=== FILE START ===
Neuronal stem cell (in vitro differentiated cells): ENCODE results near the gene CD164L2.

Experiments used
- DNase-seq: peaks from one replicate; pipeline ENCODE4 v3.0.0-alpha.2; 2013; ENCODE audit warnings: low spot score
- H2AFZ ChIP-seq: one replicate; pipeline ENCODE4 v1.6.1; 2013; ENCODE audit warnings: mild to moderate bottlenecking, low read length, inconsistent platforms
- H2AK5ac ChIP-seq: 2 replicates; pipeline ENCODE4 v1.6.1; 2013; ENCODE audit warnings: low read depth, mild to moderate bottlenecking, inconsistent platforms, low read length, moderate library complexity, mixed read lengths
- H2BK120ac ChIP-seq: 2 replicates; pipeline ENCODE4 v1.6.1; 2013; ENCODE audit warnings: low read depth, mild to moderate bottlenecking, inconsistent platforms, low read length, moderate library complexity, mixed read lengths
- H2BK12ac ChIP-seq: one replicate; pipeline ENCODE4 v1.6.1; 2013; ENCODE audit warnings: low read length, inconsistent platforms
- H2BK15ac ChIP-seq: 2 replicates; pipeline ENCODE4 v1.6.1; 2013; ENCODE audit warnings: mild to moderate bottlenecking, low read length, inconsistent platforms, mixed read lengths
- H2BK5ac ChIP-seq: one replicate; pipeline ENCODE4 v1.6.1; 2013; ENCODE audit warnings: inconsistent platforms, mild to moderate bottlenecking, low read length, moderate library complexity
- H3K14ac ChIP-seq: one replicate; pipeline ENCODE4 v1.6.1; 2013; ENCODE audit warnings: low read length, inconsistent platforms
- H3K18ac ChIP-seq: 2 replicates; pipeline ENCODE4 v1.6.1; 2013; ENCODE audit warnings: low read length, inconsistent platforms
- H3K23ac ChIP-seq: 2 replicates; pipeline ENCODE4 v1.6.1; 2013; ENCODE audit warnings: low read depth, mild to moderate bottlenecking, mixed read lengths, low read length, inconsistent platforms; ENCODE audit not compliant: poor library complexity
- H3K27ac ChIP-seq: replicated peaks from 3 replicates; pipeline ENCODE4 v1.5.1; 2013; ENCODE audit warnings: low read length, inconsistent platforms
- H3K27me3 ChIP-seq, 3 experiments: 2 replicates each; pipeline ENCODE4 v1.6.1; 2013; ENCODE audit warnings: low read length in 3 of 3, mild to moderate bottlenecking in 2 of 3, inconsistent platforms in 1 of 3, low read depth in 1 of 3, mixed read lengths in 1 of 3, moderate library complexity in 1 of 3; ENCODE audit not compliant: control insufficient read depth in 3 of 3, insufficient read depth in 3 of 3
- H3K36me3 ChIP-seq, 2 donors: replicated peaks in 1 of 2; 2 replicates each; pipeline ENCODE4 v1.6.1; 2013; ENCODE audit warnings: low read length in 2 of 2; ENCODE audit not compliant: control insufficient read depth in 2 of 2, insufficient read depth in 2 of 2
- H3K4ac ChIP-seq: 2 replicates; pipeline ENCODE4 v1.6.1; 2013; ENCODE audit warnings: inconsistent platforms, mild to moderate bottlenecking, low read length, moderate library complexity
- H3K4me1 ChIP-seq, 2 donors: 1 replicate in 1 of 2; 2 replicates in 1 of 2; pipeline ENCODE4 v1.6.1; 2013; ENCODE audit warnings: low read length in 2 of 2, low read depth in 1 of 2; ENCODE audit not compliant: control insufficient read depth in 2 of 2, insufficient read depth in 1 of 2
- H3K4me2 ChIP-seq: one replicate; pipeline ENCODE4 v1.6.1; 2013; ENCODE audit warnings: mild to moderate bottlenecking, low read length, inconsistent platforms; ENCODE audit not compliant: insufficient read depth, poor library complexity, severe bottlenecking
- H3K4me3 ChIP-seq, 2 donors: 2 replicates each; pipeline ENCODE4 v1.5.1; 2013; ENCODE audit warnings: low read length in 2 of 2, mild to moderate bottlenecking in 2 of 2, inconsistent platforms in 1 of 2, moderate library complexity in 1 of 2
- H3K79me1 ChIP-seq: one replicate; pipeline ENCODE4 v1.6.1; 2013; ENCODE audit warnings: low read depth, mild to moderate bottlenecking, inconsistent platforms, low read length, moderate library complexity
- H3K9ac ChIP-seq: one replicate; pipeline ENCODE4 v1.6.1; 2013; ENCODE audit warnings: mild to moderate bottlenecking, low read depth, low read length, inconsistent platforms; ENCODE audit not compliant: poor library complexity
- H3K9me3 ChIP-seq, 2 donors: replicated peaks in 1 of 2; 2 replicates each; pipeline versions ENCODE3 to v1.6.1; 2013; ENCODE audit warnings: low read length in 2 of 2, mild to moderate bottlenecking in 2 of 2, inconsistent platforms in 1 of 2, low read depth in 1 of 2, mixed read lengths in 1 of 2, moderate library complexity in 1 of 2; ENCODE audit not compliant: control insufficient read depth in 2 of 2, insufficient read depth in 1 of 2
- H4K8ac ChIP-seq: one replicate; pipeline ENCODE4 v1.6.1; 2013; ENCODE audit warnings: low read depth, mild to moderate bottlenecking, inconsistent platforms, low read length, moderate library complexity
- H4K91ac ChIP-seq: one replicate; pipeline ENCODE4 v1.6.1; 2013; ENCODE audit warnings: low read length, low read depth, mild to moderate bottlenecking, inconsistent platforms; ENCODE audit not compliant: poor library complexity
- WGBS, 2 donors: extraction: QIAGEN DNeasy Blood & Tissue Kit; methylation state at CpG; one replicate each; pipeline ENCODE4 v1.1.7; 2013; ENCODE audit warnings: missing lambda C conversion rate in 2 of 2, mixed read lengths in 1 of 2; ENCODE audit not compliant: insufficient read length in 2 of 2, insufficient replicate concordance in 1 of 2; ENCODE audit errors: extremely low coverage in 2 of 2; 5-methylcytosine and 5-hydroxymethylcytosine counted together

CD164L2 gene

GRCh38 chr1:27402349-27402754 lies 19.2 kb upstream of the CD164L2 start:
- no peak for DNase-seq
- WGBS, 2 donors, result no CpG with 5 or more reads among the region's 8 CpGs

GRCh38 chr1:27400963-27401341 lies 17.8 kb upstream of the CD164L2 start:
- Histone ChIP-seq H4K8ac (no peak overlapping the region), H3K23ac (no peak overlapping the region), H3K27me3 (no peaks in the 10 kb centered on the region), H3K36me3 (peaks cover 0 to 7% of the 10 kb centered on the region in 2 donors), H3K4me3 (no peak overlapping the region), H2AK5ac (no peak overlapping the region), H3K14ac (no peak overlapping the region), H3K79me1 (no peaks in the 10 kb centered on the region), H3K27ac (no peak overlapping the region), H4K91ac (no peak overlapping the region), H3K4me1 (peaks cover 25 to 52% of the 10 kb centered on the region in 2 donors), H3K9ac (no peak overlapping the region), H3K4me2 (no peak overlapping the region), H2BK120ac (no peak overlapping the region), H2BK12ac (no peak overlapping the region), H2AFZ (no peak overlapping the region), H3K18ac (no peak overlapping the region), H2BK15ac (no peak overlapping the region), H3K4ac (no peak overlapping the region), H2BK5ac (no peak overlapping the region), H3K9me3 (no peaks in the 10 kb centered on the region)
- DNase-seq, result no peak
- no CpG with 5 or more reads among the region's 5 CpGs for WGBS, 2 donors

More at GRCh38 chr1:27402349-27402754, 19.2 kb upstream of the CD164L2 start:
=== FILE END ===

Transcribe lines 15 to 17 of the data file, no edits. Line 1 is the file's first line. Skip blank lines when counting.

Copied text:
- H3K36me3 ChIP-seq, 2 donors: replicated peaks in 1 of 2; 2 replicates each; pipeline ENCODE4 v1.6.1; 2013; ENCODE audit warnings: low read length in 2 of 2; ENCODE audit not compliant: control insufficient read depth in 2 of 2, insufficient read depth in 2 of 2
- H3K4ac ChIP-seq: 2 replicates; pipeline ENCODE4 v1.6.1; 2013; ENCODE audit warnings: inconsistent platforms, mild to moderate bottlenecking, low read length, moderate library complexity
- H3K4me1 ChIP-seq, 2 donors: 1 replicate in 1 of 2; 2 replicates in 1 of 2; pipeline ENCODE4 v1.6.1; 2013; ENCODE audit warnings: low read length in 2 of 2, low read depth in 1 of 2; ENCODE audit not compliant: control insufficient read depth in 2 of 2, insufficient read depth in 1 of 2